New police guideline to handle public insults criticised
The new police guideline instructing officers on how to handle verbal insults from the public has failed to please lawmakers across the political spectrum.
Pan-democratic legislators said no meaningful discussion was possible since the police had so far refused to make public the full version of the guideline. Pro-establishment legislators were unhappy that it did not give police more power and again urged the government to make insulting police an offence.
According to the principles of the new guideline, which kicked in on March 12, officers are instructed to tell anyone insulting them to stop. If the insults continue, officers can warn them that they could be arrested.
The guideline is intended to help frontline officers "keep a clear head" in tense situations and when deciding whether the law had been broken, undersecretary for security John Lee Ka-chiu, told a Legislative Council security panel meeting yesterday.
But pan-democratic lawmakers slammed the police for not making public the full guideline, which even the police watchdog had yet to see.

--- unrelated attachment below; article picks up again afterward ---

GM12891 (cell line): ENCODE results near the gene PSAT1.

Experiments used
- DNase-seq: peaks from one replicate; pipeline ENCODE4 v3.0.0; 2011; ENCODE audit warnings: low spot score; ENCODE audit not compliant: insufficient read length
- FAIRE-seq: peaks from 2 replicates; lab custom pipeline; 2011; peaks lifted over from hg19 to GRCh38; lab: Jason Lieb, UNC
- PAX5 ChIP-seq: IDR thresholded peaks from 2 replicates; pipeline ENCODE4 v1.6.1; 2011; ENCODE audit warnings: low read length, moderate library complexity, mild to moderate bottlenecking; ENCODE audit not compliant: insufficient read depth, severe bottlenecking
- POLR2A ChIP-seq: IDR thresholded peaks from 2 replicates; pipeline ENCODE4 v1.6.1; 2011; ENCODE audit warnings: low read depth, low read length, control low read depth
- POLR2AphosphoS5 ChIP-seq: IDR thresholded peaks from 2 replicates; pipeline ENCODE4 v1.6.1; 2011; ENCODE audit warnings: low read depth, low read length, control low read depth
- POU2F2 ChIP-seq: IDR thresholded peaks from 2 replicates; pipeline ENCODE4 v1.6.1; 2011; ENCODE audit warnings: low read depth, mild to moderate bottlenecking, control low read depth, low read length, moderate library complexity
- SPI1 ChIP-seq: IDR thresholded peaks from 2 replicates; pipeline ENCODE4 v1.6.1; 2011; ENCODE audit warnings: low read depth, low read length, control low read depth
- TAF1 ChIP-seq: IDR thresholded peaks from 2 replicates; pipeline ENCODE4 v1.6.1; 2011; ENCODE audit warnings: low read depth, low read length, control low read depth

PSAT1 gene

In response, Lee said the Independent Police Complaints Council was consulted and its advice had been included in the guideline.
"Police officers should not enjoy more protection than other public office holders," said lawmaker "Long Hair" Leung Kwok-hung, who suggested the public should likewise be protected from insults from the police.
Pro-Beijing lawmakers, on the other hand, were dissatisfied that the guideline failed to "give officers more protection".
"Both police and judges represent the rule of law … but only hurling insults at judges is an offence," said tourism sector lawmaker Yiu Si-wing, who was among the many pro-establishment lawmakers who wanted a legal ban on insulting officers.
In reply, Lee reiterated the government's stance that it had no plans to pass such a law.